Tuesday, January 10, 2006

Friends, Lovers, Chocolate: An Isabel Dalhousie Mystery by Alexander McCall Smith

Isabel Dalhousie lives in Edinburgh, Scotland, and edits The Review of Applied Ethics from her home. It is good that she is independently wealthy, for her job does not pay well, but she is devoted to the work. Each day's mail brings countless manuscripts from philosophers worldwide, which Isabel opens in a daily ritual with Grace, her housekeeper. The topics are varied. When one submission questions the ethics of taking home excess rolls from a restaurant's bread basket (Grace says that taking what is not yours is stealing), she proposes a special issue of The Review devoted to the ethics of food. She is particularly curious about the ethics of eating chocolate, which might be unhealthy. What belief system allows people to continue to eat the popular food?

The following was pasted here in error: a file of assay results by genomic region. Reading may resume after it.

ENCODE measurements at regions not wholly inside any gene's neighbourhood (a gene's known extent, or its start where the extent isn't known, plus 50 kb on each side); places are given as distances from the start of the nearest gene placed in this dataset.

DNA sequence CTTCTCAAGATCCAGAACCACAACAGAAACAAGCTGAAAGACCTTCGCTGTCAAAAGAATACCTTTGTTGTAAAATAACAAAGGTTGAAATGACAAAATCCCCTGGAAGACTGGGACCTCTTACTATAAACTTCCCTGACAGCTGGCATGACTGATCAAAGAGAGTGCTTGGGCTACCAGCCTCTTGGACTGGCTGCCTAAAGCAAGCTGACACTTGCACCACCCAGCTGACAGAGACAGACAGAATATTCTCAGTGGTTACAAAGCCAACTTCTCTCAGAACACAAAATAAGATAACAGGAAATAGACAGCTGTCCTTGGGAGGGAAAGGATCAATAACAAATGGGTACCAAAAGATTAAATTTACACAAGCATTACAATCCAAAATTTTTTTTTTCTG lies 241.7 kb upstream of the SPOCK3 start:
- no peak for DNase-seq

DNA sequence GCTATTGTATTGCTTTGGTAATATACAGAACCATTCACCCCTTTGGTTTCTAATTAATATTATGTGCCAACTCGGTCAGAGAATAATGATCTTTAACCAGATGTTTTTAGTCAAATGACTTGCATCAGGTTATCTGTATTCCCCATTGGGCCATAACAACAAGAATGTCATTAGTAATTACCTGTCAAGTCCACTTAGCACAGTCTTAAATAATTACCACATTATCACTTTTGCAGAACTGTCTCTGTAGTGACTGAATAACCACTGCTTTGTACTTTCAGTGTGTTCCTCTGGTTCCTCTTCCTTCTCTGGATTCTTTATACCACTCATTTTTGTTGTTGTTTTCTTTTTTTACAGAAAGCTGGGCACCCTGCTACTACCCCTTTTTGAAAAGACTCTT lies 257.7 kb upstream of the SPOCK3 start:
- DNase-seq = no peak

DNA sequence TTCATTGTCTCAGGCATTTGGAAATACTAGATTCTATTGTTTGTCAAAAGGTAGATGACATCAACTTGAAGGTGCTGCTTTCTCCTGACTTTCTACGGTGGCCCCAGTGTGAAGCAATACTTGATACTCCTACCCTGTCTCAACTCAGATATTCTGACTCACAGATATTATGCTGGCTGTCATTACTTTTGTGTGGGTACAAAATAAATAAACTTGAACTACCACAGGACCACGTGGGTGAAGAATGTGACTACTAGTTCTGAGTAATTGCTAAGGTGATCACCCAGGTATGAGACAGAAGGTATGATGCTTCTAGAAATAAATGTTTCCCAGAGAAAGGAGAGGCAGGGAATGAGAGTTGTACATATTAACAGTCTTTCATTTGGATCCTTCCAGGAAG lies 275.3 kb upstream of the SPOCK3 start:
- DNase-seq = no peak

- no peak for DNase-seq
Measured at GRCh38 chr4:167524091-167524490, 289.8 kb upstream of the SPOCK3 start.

Part of Friends, Lovers, Chocolate reminds me of old Russian novels. A loves B, who does not love A, but is crazy for C, who is looking for Mr. D. E comes along, and A considers him, but he is also crazy about C, who tries to avoid him. How all these people can cope with their feelings civilly is part of the continuing story in the series of Isabel Dalhousie Mysteries.

Isabel's editing work is often interrupted by her getting involved in other people's mysteries. Her new friend Ian, who has a transplanted heart, begins to see a face in his dreams. Could it be the person who killed the heart donor? She is skeptical, but feels ethically bound to investigate.

I enjoyed listening to Friends, Lovers, Chocolate on compact discs narrated by British-born actress Davina Porter. McCall Smith works many topics of interest into his mysteries. I recommend this comic novel with many serious comments on life and love.

McCall Smith, Alexander. Friends, Lovers, Chocolate: An Isabel Dalhousie Mystery. New York: Pantheon Books, 2005. ISBN 0375422994

7 compact discs. Prince Frederick, Maryland: Recorded Books, 2005. ISBN 1419348949

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